Reprinted from the Outer Banks Voice
KITTY HAWK — Swarming bugs known as “fuzzy bills” or “blind mosquitoes” have shown up as unwanted guests in some regions of the Outer Banks, and residents and tourists have been closing doors, turning off lights and doing whatever it takes to keep them at bay.
But regardless of the measures, they are making some people downright miserable, and Carl Walker, Dare County’s vector control supervisor, is hearing all about it.
“I’ve received about 25 calls this week alone,” Walker said Friday, adding that in his more than 10 years as supervisor he’s never seen such an infestation.
Called midges, they are common around coastal areas but don’t bite or carry disease.
“I’ve had people tell me they have had to scoop buckets of these out of pools and others said they are so thick that they couldn’t go outside and that they were breathing them in,” Walker said.
He said the majority of complaints have been from Southern Shores, Kitty Hawk and Kill Devil Hills, particularly from west side neighborhoods. Walker added that the midges apparently haven’t been as much of a nuisance in Nags Head and further south and he wasn’t sure why.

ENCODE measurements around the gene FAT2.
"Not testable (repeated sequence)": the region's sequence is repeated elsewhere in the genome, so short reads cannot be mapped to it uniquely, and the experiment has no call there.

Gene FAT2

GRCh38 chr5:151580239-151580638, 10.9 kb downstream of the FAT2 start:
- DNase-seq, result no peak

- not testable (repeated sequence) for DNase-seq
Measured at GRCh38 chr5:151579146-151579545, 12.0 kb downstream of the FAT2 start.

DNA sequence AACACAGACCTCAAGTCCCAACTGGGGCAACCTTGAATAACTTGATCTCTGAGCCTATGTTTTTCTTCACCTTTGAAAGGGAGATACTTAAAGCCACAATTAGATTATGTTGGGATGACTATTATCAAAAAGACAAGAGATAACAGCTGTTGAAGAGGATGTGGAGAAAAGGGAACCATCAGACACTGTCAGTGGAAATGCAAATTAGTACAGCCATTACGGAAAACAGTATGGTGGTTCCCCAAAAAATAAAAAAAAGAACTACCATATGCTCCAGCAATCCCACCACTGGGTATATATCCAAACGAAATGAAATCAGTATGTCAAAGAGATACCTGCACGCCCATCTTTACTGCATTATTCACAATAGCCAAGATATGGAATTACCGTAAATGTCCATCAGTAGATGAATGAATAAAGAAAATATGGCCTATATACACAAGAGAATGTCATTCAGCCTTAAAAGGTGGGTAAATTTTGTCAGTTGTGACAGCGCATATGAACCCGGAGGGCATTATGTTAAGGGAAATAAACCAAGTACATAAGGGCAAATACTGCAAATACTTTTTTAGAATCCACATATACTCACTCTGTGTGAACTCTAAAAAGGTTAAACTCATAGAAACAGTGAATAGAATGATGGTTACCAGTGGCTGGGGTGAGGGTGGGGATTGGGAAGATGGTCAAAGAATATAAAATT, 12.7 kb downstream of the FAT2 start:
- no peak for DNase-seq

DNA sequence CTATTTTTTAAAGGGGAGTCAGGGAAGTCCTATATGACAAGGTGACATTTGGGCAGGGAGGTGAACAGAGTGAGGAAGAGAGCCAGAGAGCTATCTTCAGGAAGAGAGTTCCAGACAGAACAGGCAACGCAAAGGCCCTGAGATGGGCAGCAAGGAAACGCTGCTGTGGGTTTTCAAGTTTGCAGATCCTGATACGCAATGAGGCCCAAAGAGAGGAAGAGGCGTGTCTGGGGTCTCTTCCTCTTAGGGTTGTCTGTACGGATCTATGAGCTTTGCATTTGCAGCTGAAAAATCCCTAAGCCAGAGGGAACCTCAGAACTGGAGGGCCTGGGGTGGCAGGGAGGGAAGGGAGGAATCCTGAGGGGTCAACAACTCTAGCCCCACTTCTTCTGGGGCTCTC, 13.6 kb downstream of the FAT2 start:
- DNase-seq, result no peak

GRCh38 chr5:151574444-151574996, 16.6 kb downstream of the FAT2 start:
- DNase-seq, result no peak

Walker also said he’s heard the insects are not only bugging people out locally, but across the state as well.
“We’ve had good years and bad years, but this has been one of the worst,” he said. “The good news is they don’t bite, so it’s really out of our hands. It’s not our job to take care of them. I really don’t know what the answer is for those who are having trouble with them.”
One vacationer reported that the midges attacked their rental home every night beginning around 8 p.m. “We can’t even go outside and enjoy the outdoor decking at night and have to vacuum up hundreds of these pests if we open the door just for a brief second to get something from outside,” the vacationer wrote in a comment on the Outer Banks Voice website.
There is no shortage of videos on YouTube of midge swarms. This is one of a nice collection taken by an apparent admirer on Beaver Island, the largest island in Lake Michigan.
While some restaurants with outdoor seating have struggled with the recent infestation, Randolph Sprinkle, co-owner of Salt Box Café on Colington Road, said he has been lucky because the café has a screened-in porch.
“Three days ago we had gigantic swarms of them,” said Sprinkle, adding that lights seem to attract the bugs the most. “We’ve been turning out lights whenever we can and using fans because they are weak flyers. I can tell you that they are very annoying to walk through.”
Along with his “fuzzy bill tactics,” the somewhat cooler and windier weather has seemed to help thin out the swarms, he said.
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